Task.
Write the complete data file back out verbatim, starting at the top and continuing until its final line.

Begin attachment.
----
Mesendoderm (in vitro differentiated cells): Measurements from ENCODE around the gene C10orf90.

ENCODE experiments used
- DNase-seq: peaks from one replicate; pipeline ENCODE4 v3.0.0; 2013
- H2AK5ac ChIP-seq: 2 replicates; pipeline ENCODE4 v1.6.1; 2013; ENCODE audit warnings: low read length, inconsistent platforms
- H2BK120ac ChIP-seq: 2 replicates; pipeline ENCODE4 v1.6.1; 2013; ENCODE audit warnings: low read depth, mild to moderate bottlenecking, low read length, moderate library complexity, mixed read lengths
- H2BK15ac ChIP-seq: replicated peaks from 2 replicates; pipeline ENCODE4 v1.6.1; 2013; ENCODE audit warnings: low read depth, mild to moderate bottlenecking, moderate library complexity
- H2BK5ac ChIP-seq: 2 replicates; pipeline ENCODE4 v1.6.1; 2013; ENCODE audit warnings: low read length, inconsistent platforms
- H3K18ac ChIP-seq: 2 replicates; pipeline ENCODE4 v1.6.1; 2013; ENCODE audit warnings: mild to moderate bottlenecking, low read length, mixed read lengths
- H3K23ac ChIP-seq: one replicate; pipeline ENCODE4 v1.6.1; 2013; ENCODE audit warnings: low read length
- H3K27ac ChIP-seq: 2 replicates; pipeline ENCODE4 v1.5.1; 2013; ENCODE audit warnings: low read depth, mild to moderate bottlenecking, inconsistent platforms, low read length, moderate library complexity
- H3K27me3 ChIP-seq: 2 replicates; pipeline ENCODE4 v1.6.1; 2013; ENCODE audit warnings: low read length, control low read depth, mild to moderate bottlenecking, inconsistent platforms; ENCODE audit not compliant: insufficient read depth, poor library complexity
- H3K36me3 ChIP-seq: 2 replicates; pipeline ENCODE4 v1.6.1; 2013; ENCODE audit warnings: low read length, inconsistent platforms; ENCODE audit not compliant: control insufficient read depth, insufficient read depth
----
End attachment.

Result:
Mesendoderm (in vitro differentiated cells): Measurements from ENCODE around the gene C10orf90.

ENCODE experiments used
- DNase-seq: peaks from one replicate; pipeline ENCODE4 v3.0.0; 2013
- H2AK5ac ChIP-seq: 2 replicates; pipeline ENCODE4 v1.6.1; 2013; ENCODE audit warnings: low read length, inconsistent platforms
- H2BK120ac ChIP-seq: 2 replicates; pipeline ENCODE4 v1.6.1; 2013; ENCODE audit warnings: low read depth, mild to moderate bottlenecking, low read length, moderate library complexity, mixed read lengths
- H2BK15ac ChIP-seq: replicated peaks from 2 replicates; pipeline ENCODE4 v1.6.1; 2013; ENCODE audit warnings: low read depth, mild to moderate bottlenecking, moderate library complexity
- H2BK5ac ChIP-seq: 2 replicates; pipeline ENCODE4 v1.6.1; 2013; ENCODE audit warnings: low read length, inconsistent platforms
- H3K18ac ChIP-seq: 2 replicates; pipeline ENCODE4 v1.6.1; 2013; ENCODE audit warnings: mild to moderate bottlenecking, low read length, mixed read lengths
- H3K23ac ChIP-seq: one replicate; pipeline ENCODE4 v1.6.1; 2013; ENCODE audit warnings: low read length
- H3K27ac ChIP-seq: 2 replicates; pipeline ENCODE4 v1.5.1; 2013; ENCODE audit warnings: low read depth, mild to moderate bottlenecking, inconsistent platforms, low read length, moderate library complexity
- H3K27me3 ChIP-seq: 2 replicates; pipeline ENCODE4 v1.6.1; 2013; ENCODE audit warnings: low read length, control low read depth, mild to moderate bottlenecking, inconsistent platforms; ENCODE audit not compliant: insufficient read depth, poor library complexity
- H3K36me3 ChIP-seq: 2 replicates; pipeline ENCODE4 v1.6.1; 2013; ENCODE audit warnings: low read length, inconsistent platforms; ENCODE audit not compliant: control insufficient read depth, insufficient read depth